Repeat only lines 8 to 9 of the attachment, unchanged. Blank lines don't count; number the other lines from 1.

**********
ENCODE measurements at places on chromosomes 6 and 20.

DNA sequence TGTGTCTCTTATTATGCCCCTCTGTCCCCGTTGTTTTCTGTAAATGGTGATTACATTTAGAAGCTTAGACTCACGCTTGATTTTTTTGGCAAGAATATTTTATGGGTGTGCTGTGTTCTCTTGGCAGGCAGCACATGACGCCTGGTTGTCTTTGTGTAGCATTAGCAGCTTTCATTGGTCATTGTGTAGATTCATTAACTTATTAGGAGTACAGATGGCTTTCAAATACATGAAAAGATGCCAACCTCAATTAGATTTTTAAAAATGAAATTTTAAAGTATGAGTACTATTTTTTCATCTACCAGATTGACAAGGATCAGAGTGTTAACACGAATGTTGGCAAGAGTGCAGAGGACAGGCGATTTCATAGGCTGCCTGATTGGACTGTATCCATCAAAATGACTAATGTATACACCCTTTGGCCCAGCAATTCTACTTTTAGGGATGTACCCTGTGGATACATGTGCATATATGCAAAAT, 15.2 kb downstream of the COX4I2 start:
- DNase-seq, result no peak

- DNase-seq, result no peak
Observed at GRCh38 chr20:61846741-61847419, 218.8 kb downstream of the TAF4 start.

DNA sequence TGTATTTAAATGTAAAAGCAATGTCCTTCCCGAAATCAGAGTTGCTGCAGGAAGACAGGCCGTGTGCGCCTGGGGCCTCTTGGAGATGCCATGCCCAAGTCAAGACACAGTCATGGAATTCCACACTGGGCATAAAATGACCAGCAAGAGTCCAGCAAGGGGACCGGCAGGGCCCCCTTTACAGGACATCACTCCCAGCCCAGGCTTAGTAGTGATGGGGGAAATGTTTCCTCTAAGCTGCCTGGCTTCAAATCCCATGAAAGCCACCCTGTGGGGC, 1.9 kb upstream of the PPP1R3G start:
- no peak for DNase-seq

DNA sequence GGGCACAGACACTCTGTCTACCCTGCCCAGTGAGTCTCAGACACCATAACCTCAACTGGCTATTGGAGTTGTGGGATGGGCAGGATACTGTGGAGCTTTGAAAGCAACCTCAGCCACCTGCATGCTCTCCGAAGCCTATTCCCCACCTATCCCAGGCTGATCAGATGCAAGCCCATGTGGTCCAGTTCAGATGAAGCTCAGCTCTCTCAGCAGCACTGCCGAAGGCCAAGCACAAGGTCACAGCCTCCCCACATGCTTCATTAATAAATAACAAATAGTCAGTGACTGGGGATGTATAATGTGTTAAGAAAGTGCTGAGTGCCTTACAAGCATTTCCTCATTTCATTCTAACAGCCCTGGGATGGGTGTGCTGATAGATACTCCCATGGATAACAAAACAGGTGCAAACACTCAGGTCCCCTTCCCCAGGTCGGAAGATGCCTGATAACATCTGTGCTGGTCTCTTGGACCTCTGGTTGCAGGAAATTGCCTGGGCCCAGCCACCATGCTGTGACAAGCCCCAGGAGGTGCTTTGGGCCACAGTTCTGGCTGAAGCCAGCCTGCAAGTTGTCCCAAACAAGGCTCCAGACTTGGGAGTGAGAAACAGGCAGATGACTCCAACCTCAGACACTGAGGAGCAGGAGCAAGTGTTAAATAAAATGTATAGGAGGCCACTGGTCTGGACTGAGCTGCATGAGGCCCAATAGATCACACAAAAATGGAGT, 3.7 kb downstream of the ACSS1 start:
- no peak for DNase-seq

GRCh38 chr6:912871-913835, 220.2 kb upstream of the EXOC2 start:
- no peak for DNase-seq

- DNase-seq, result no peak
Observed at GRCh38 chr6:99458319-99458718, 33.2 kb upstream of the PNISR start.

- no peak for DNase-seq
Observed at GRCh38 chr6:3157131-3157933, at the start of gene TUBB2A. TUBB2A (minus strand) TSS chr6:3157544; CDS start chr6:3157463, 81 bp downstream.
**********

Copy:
DNA sequence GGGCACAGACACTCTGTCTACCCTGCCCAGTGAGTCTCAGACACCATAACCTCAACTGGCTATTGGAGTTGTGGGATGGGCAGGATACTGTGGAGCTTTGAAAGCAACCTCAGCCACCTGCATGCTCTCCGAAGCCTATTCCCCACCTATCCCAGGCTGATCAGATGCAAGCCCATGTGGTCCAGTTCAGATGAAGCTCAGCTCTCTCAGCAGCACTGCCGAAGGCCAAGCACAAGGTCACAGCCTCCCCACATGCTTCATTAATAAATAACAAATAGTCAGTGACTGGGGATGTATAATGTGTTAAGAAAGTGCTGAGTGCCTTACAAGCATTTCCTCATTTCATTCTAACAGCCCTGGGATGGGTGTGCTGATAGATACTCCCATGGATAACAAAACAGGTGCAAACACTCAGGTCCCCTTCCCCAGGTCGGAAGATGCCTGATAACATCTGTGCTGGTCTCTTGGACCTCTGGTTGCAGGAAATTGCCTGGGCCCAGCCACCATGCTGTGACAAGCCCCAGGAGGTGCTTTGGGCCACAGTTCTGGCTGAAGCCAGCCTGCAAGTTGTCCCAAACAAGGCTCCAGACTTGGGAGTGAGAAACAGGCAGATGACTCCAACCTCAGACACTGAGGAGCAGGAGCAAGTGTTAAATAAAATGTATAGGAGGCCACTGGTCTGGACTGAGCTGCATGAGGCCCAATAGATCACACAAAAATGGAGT, 3.7 kb downstream of the ACSS1 start:
- no peak for DNase-seq